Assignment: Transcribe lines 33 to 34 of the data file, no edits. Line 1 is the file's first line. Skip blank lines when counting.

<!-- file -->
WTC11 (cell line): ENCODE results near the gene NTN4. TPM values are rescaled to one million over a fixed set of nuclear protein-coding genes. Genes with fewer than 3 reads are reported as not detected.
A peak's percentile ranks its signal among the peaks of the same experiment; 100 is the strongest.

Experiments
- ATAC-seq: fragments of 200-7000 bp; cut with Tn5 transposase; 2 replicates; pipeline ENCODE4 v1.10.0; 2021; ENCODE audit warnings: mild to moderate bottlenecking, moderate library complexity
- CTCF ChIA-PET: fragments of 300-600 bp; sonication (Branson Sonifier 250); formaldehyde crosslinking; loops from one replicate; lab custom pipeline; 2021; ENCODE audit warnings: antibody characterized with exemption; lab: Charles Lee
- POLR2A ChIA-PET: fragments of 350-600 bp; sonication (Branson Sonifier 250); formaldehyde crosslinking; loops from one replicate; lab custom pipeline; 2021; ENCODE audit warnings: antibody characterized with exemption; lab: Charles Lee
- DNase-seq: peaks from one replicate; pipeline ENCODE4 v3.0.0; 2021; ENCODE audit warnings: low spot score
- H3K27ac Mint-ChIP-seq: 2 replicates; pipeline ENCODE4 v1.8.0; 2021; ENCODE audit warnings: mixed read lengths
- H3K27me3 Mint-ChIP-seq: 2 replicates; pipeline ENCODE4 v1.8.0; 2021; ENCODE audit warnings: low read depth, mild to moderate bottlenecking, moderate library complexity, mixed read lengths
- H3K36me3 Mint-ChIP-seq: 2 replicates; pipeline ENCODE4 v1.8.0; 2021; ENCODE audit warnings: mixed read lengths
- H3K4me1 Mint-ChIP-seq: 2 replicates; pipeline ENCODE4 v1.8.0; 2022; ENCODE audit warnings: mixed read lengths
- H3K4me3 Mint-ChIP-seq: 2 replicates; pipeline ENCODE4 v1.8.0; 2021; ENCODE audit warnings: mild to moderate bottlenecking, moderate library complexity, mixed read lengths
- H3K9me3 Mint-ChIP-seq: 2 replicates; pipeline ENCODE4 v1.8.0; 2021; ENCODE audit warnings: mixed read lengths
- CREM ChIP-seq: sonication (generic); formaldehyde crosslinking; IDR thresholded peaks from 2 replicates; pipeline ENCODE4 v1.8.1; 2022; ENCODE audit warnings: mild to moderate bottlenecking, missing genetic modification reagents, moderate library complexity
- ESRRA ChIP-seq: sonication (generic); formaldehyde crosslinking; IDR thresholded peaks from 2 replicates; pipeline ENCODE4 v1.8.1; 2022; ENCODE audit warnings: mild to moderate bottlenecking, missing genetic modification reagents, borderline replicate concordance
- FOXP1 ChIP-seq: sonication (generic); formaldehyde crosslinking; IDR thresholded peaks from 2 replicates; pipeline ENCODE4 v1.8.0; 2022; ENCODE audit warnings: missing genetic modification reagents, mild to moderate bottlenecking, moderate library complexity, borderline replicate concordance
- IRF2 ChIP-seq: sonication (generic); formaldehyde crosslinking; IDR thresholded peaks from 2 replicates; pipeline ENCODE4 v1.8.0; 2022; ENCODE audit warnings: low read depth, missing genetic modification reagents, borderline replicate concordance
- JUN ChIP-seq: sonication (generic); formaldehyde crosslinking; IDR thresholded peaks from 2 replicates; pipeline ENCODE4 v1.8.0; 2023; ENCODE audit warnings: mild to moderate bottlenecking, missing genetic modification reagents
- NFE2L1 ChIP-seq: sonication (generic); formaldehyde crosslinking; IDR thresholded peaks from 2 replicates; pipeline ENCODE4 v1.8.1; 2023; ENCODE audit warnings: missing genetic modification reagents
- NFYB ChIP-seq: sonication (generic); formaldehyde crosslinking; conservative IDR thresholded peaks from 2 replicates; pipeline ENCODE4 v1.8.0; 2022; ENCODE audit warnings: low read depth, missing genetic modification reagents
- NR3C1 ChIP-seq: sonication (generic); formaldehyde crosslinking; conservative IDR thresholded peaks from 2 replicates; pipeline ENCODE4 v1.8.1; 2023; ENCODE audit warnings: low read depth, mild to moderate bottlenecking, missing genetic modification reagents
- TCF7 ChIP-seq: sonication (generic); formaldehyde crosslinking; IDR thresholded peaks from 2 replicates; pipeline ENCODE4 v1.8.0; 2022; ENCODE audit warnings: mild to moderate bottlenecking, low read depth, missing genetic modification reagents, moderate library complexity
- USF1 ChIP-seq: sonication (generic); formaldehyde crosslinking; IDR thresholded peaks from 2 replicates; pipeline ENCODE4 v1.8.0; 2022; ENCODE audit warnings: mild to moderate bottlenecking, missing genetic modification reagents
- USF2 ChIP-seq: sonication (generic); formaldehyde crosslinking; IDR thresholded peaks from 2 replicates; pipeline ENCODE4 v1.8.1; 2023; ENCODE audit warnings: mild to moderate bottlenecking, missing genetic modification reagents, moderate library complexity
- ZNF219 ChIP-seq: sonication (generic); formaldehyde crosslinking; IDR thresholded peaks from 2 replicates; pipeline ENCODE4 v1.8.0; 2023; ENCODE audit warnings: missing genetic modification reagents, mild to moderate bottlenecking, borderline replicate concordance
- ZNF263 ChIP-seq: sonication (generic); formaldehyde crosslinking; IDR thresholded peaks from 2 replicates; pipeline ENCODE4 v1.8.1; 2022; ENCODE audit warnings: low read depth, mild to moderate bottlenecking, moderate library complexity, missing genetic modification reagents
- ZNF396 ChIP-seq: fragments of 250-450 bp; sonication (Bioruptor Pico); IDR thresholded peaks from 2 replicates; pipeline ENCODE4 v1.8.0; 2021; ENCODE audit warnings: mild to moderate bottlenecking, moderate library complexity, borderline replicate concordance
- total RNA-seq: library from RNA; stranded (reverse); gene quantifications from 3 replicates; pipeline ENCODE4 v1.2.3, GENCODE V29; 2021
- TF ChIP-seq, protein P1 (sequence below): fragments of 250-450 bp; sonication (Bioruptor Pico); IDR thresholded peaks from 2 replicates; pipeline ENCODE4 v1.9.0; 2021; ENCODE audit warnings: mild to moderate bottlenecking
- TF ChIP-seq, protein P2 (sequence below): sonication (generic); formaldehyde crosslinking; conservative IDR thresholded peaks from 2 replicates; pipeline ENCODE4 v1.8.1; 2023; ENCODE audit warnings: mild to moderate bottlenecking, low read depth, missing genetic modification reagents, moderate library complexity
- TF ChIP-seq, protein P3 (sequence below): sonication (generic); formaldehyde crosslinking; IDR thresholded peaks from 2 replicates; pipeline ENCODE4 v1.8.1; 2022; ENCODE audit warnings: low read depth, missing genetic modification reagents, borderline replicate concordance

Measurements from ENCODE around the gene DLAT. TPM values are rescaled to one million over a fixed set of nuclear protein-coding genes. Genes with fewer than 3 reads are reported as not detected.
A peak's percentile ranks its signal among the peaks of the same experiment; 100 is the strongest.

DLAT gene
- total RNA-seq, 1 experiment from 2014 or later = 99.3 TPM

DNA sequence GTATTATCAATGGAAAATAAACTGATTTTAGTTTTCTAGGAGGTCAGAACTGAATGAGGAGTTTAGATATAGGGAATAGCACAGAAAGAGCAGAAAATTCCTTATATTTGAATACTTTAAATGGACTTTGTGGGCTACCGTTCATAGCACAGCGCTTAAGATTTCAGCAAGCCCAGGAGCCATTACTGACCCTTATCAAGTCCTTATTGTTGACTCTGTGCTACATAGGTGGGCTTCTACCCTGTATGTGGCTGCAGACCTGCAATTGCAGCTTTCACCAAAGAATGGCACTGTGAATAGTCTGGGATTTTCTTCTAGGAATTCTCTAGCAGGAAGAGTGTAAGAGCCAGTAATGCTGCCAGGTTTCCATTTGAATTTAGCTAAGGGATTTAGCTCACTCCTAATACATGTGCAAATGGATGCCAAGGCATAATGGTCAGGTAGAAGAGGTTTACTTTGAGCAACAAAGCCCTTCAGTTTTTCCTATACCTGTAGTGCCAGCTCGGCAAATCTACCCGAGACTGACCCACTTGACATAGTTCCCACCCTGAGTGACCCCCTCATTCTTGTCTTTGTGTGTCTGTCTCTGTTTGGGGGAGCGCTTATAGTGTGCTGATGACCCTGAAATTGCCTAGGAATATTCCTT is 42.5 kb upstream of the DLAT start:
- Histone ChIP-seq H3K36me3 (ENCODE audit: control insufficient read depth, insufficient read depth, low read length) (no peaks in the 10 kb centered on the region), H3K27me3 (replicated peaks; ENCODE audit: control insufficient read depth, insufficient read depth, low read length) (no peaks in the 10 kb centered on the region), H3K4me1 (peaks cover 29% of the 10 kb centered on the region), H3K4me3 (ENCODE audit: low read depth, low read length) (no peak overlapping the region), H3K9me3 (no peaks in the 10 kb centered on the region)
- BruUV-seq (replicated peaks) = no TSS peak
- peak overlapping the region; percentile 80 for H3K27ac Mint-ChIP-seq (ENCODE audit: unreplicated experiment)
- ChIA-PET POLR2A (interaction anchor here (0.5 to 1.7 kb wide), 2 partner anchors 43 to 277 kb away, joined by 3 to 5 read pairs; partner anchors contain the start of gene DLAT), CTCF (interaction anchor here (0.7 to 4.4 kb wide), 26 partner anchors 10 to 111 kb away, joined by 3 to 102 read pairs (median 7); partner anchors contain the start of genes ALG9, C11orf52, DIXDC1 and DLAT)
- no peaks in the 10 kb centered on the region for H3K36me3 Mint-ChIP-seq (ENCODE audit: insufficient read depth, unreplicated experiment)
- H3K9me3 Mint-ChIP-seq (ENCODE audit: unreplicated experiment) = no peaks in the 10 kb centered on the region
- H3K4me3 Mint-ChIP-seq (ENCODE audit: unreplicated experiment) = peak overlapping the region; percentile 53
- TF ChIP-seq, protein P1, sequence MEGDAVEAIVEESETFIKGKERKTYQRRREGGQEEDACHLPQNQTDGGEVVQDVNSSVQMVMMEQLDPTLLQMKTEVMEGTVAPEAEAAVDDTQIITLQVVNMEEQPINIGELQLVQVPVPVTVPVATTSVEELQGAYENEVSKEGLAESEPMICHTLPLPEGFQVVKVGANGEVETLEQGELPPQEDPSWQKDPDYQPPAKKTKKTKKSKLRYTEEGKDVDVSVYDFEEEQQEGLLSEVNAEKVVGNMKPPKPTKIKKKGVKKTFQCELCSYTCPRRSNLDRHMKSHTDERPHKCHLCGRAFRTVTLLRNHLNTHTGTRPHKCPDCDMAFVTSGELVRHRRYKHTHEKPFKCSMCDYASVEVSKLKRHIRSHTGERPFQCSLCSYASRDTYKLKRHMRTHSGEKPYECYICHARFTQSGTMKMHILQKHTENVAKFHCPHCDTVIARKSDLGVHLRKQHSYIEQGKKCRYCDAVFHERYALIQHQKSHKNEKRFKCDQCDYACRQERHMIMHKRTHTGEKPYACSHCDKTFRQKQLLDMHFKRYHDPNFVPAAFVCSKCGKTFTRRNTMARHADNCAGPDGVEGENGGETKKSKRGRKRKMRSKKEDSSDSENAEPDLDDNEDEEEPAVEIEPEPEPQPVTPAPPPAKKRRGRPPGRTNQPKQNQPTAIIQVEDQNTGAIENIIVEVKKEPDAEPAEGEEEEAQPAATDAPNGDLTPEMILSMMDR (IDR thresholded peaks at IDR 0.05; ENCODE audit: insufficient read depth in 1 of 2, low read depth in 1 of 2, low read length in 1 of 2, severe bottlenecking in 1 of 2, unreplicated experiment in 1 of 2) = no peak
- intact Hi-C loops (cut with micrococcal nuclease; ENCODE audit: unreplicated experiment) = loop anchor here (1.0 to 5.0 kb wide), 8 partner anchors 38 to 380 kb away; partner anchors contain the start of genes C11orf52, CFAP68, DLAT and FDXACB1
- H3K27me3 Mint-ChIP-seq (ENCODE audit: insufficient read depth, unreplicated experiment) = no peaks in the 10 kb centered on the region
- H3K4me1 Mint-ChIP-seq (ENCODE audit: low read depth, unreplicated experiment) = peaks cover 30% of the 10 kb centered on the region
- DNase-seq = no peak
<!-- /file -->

A peak's percentile ranks its signal among the peaks of the same experiment; 100 is the strongest.

DLAT gene